Many former Uganda army soldiers were with us in Tabora
but organising logistics to move them to the border wasn’t
easy. The way we moved our fighters to Arusha Airport to
be airlifted to Entebbe was even more amateurish.
We thought the plane would move from Dar-es-Salaam, pick
up fighters from Arusha, then come to Entebbe under the
element of surprise and take the airport, but things fell
apart in Arusha. The pilot crash landed even before we had
left. Another group under Bazilio and Minister Alex Ojera
and my late friend Picho Ali went by road to Mutukula.
There were about six lorries of about 500 soldiers, which
was a serious underestimation. The overall organisation
of the invasion was under Obote. He was the main link with
Nyerere. Tanzanian did not have any other person in mind
apart from Obote.
(Asked whether Obote was a uniting or divisive factor)
May be after the abortive 1972 invasion.
But from January1971, up to the time of the abortive invasion,
he was the titular head. After the invasion, things disintegrated;
people went into different directions. The intellectuals
looked for jobs. I was a lecturer at the University of Nairobi.
Museveni was teaching at Moshi Co-operative College.
The soldiers were almost looking like internally displaced
persons (IDPs) - burning charcoal, growing food, doing business.
For instance, Gen. Tito Okello Lutwa was selling dry fish
in Tanzania. Bazilio Okello was making charcoal. People
had been reduced to the basics. There was inactivity for
five years until Amin’s 1978 invasion of Tanzania.
The Tanzanians hit back by pushing Amin’s army to
the border in Mbarara and Masaka districts. They wanted
to pull back but then they said, ‘we can’t live
this man around. He has to go’. A decision was made
that Ugandans should take over the offensive and fight their
way back home with the support of Tanzania.
That is when Kikosi Maalum (Special Force) was formed. It
was more or less a combination of soldiers in exile, supported
I didn’t join Kikosi Maalum. I was in the background
coordinating intelligence, gathering information with people
like Yonasani Kanyomozi and Tarsis Kabwegyere.
Kabwegyere had joined us in Nairobi but he was uncomfortable
with Nyerere. They still believed Nyerere was trying to
impose Obote on Uganda.
People like Prof. Dani Nabudere who had been appointed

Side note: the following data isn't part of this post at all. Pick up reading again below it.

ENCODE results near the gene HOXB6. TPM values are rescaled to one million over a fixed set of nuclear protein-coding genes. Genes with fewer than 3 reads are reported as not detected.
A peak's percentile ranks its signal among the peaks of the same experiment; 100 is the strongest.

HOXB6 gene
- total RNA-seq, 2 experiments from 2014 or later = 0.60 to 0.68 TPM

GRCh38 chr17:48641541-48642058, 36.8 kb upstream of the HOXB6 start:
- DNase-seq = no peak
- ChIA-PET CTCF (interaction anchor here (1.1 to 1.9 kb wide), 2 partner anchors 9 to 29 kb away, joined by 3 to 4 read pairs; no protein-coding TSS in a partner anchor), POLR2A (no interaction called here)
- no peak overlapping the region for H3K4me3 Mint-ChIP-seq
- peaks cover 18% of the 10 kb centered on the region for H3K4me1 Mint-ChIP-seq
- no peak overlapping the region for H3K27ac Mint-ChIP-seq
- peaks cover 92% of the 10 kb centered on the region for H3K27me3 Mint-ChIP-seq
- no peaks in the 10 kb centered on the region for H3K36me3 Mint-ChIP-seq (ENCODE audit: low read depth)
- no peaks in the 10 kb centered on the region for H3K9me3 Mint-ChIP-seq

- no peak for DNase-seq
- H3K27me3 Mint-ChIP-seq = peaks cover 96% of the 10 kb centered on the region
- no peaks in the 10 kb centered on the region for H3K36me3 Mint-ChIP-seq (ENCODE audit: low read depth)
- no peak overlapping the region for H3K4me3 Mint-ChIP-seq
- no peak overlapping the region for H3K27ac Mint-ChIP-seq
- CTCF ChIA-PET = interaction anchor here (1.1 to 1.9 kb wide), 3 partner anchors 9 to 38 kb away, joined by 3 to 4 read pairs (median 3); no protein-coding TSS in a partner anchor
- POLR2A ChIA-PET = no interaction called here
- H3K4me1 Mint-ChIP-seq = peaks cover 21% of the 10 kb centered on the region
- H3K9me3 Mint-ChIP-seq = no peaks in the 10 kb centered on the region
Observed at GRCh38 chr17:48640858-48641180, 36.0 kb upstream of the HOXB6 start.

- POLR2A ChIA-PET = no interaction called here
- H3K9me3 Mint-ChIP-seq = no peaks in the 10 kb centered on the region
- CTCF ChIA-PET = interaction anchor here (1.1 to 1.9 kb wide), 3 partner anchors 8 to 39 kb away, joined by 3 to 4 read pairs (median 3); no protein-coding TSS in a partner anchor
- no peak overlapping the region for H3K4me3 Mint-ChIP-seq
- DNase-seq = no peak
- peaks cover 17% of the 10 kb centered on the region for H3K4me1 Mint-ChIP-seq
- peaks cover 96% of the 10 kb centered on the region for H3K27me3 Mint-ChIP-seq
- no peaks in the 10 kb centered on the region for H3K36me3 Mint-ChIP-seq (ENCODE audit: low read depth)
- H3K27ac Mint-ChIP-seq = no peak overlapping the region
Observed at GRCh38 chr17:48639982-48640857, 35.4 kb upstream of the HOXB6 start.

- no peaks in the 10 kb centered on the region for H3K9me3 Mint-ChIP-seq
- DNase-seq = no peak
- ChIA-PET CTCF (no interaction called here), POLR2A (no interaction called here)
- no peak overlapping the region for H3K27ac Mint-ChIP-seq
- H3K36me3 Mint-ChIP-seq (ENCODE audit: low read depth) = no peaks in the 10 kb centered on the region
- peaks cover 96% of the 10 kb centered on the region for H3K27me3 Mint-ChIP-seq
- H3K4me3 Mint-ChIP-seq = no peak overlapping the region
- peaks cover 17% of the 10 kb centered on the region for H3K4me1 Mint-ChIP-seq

to a senior position in the East African Community (EAC)
were bitter with Obote who had expelled them from the party.
Museveni was also not comfortable with Obote. Later, even
Nyerere began getting more inclined to Museveni.
You see for five years we were idle. Obote hadn’t
been doing much; he was just seated in Musasani House. That
brought discontent among more revolutionary elements like
Moshi Conference took place in 1979 and that is when Prof.
Yusuf Lule became president. It was total confusion when
it came to formation of the Uganda National Liberation Front
(UNLF) government. That is why Lule didn’t last long.
I didn’t attend Moshi. I wasn’t very keen
on the UNLF government. There was a lot of antagonism against
Obote’s people. Besides, I thought Moshi wasn’t
going to work. There were a lot of people who were in the
forefront of Moshi who hadn’t been helpful in the
struggle against Amin. Others had just left Uganda and now
were at the forefront of things, sidelining a lot of people.
People like Kabwegyere condemned Nyerere, saying he invaded
Uganda in 1972. He was not keen on a military approach.
In comes Binaisa
Binaisa came in after that palace coup against Lule. They
were looking for someone who had national appeal and who
had not been in the previous government. Binaisa was called
from the reception room and told, ‘there is a vacancy
here.’ I would say the person who gave Binaisa the
job was Yona Kanyomozi. Kanyomozi was part of the National
Consultative Council (NCC) and is the one who proposed Binaisa’s
After the ceremony, Binaisa went back to Europe to pick
his things. That is where I met him. He encouraged me to
come back home.
I consulted with Obote who said, “Yes, Binaisa is
our man, support him.” I came back and worked in State